The lyrics also seem to complement each other. There appears to be a concept flowing through the01 and 10 playlist. Ideas in one song is picked up by the next, such as “Pull me out of the aircrash,”and “When I’m at the pearly gates, this will be my videotape.”

To create the 01 and 10 playlist, begin with OK Computer’s track one, Airbag, and follow this with In Rainbow’s track one, 15 Step. Alternate the albums, track by track, until you reach Karma Police onOK Computer, making All I Need the tenth track on the 01 and 10 playlist. Follow Karma Police withFitter Happier from OK Computer, for tracks eleven and twelve. These two tracks act as a bridge between the first ten and the following ten tracks on the 01 and 10 playlist. Then continue to alternate the albums again, picking up with Faust Arp on In Rainbows, with Electioneering on OK Computeras the following track.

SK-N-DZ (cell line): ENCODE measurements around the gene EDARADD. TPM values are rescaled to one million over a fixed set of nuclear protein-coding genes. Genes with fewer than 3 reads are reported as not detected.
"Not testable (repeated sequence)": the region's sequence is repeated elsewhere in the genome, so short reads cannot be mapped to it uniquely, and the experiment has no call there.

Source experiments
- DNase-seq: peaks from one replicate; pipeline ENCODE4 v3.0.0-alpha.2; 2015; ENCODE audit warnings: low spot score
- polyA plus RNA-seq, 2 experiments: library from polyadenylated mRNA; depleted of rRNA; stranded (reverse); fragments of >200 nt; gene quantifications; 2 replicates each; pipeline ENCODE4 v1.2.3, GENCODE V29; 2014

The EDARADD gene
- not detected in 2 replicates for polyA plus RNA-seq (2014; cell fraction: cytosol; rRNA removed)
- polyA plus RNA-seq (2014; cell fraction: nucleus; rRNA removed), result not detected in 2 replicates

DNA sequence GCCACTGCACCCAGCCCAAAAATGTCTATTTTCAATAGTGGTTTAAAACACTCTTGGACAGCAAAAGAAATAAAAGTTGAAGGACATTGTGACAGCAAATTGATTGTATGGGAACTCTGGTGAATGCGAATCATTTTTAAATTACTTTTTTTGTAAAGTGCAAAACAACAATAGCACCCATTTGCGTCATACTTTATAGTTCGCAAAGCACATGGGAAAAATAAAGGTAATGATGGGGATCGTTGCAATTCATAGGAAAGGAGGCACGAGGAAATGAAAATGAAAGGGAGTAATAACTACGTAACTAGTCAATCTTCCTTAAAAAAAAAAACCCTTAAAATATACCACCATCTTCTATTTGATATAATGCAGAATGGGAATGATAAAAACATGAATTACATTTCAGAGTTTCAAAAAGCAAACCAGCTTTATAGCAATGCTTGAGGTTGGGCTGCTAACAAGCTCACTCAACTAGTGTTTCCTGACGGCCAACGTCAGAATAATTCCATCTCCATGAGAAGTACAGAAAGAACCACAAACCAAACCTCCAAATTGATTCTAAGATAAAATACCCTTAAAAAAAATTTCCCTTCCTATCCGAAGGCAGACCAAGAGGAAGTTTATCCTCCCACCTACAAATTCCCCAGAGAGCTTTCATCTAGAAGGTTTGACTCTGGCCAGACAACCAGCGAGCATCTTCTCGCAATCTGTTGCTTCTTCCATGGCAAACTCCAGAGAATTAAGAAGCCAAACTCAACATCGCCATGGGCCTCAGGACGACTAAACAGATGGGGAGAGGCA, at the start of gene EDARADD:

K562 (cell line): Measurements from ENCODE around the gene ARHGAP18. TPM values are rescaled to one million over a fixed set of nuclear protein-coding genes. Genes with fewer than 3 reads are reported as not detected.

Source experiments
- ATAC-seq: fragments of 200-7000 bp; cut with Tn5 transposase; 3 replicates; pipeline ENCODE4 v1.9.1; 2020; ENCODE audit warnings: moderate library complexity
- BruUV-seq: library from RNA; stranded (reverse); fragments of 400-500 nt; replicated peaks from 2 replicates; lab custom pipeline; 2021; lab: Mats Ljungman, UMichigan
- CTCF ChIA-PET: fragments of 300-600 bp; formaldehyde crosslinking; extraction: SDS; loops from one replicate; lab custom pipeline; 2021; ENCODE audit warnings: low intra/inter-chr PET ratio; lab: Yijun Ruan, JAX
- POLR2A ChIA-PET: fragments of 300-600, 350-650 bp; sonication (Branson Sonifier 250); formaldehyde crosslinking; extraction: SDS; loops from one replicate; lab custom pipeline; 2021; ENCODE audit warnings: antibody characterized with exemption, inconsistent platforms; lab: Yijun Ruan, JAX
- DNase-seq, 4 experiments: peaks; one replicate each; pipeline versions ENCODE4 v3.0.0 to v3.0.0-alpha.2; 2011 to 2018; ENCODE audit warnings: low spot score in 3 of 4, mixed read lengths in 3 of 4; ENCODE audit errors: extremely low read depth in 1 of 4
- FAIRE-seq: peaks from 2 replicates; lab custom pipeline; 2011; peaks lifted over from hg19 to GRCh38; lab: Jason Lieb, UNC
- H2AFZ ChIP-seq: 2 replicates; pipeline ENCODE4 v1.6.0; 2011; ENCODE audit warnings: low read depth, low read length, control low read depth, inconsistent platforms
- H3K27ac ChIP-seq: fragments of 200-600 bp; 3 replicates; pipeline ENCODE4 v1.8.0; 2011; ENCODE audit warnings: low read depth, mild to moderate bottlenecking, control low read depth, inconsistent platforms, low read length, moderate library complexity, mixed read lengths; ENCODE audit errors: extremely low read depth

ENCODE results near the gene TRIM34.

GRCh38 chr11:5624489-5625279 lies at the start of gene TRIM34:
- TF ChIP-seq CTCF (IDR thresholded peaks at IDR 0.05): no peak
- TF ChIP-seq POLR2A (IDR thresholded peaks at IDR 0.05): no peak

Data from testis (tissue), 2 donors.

Radiohead – 01 and 10 playlist:
1. Airbag (OK Computer)
2. 15 Step (In Rainbows)
3. Paranoid Android (OK Computer)
4. Bodysnatchers (In Rainbows)
5. Subterranean Homesick Alien (OK Computer)
6. Nude (In Rainbows)
7. Exit Music (For A Film) (OK Computer)
8. Weird Fishes/Arpeggi (In Rainbows)
9. Let Down (OK Computer)
10. All I Need (In Rainbows)
11. Karma Police (OK Computer)
12. Fitter Happier (OK Computer)
13. Faust Arp (In Rainbows)
14. Electioneering (OK Computer)
15. Reckoner (In Rainbows)
16. Climbing Up The Walls (OK Computer)
17. House Of Cards (In Rainbows)
18. No Surprises (OK Computer)
19. Jigsaw Falling Into Place (In Rainbows)
20. Lucky (OK Computer)
21. Videotape (In Rainbows)
22. The Tourist (OK Computer)

Cracked.com has more about this, as well as a conspiracy theory about Kid A.

(via Kottke)

{ 50 comments }



Spotted by one of our members at Mortigi Tempo, a new video for “Lift” has emerged on YouTube. There’s no information about when and where this was filmed, but our guess is sometime in 1996 when the band were road-testing new material for OK Computer.

Also, from the same show, the super rare, very Roy Orbison-like, “I Promise.”

{ Comments on this entry are closed }